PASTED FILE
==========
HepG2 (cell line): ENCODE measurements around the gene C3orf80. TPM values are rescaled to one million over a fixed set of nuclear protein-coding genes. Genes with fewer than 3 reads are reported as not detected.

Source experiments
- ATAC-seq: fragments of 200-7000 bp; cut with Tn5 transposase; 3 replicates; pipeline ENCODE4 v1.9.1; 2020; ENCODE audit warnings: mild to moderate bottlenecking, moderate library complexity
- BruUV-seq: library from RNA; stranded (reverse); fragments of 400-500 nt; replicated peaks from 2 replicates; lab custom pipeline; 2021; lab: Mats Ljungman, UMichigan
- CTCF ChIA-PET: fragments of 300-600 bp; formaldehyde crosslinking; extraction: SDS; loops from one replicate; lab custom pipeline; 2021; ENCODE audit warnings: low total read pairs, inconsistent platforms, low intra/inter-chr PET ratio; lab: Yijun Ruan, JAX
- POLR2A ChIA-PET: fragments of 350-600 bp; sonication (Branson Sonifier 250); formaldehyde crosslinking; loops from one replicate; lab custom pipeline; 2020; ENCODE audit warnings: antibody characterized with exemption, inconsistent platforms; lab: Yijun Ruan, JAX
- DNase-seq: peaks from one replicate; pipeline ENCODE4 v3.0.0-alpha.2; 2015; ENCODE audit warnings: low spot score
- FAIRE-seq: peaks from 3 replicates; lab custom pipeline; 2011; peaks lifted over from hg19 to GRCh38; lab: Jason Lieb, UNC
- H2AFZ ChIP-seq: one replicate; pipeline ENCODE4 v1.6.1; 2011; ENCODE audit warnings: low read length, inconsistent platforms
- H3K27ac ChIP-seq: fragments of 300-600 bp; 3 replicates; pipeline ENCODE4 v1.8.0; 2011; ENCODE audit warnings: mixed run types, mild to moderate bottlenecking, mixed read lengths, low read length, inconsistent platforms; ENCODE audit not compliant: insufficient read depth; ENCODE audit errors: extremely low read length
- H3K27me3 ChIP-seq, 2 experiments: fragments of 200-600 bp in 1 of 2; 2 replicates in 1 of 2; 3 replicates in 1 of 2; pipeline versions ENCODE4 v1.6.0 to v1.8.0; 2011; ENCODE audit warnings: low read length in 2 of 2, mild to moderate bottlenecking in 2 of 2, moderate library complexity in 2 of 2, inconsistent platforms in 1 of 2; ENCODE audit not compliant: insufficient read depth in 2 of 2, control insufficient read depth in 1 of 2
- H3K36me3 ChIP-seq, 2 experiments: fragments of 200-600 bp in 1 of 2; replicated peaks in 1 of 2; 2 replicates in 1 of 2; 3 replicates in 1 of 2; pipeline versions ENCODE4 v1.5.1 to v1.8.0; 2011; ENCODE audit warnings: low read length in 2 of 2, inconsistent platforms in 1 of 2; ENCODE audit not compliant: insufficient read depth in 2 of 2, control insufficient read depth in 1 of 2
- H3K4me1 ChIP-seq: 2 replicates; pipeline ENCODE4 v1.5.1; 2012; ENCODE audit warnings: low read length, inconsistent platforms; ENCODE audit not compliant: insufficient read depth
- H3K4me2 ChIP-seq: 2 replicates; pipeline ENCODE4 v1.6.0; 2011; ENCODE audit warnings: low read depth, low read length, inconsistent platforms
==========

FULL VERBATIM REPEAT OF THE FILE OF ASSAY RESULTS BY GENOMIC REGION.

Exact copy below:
HepG2 (cell line): ENCODE measurements around the gene C3orf80. TPM values are rescaled to one million over a fixed set of nuclear protein-coding genes. Genes with fewer than 3 reads are reported as not detected.

Source experiments
- ATAC-seq: fragments of 200-7000 bp; cut with Tn5 transposase; 3 replicates; pipeline ENCODE4 v1.9.1; 2020; ENCODE audit warnings: mild to moderate bottlenecking, moderate library complexity
- BruUV-seq: library from RNA; stranded (reverse); fragments of 400-500 nt; replicated peaks from 2 replicates; lab custom pipeline; 2021; lab: Mats Ljungman, UMichigan
- CTCF ChIA-PET: fragments of 300-600 bp; formaldehyde crosslinking; extraction: SDS; loops from one replicate; lab custom pipeline; 2021; ENCODE audit warnings: low total read pairs, inconsistent platforms, low intra/inter-chr PET ratio; lab: Yijun Ruan, JAX
- POLR2A ChIA-PET: fragments of 350-600 bp; sonication (Branson Sonifier 250); formaldehyde crosslinking; loops from one replicate; lab custom pipeline; 2020; ENCODE audit warnings: antibody characterized with exemption, inconsistent platforms; lab: Yijun Ruan, JAX
- DNase-seq: peaks from one replicate; pipeline ENCODE4 v3.0.0-alpha.2; 2015; ENCODE audit warnings: low spot score
- FAIRE-seq: peaks from 3 replicates; lab custom pipeline; 2011; peaks lifted over from hg19 to GRCh38; lab: Jason Lieb, UNC
- H2AFZ ChIP-seq: one replicate; pipeline ENCODE4 v1.6.1; 2011; ENCODE audit warnings: low read length, inconsistent platforms
- H3K27ac ChIP-seq: fragments of 300-600 bp; 3 replicates; pipeline ENCODE4 v1.8.0; 2011; ENCODE audit warnings: mixed run types, mild to moderate bottlenecking, mixed read lengths, low read length, inconsistent platforms; ENCODE audit not compliant: insufficient read depth; ENCODE audit errors: extremely low read length
- H3K27me3 ChIP-seq, 2 experiments: fragments of 200-600 bp in 1 of 2; 2 replicates in 1 of 2; 3 replicates in 1 of 2; pipeline versions ENCODE4 v1.6.0 to v1.8.0; 2011; ENCODE audit warnings: low read length in 2 of 2, mild to moderate bottlenecking in 2 of 2, moderate library complexity in 2 of 2, inconsistent platforms in 1 of 2; ENCODE audit not compliant: insufficient read depth in 2 of 2, control insufficient read depth in 1 of 2
- H3K36me3 ChIP-seq, 2 experiments: fragments of 200-600 bp in 1 of 2; replicated peaks in 1 of 2; 2 replicates in 1 of 2; 3 replicates in 1 of 2; pipeline versions ENCODE4 v1.5.1 to v1.8.0; 2011; ENCODE audit warnings: low read length in 2 of 2, inconsistent platforms in 1 of 2; ENCODE audit not compliant: insufficient read depth in 2 of 2, control insufficient read depth in 1 of 2
- H3K4me1 ChIP-seq: 2 replicates; pipeline ENCODE4 v1.5.1; 2012; ENCODE audit warnings: low read length, inconsistent platforms; ENCODE audit not compliant: insufficient read depth
- H3K4me2 ChIP-seq: 2 replicates; pipeline ENCODE4 v1.6.0; 2011; ENCODE audit warnings: low read depth, low read length, inconsistent platforms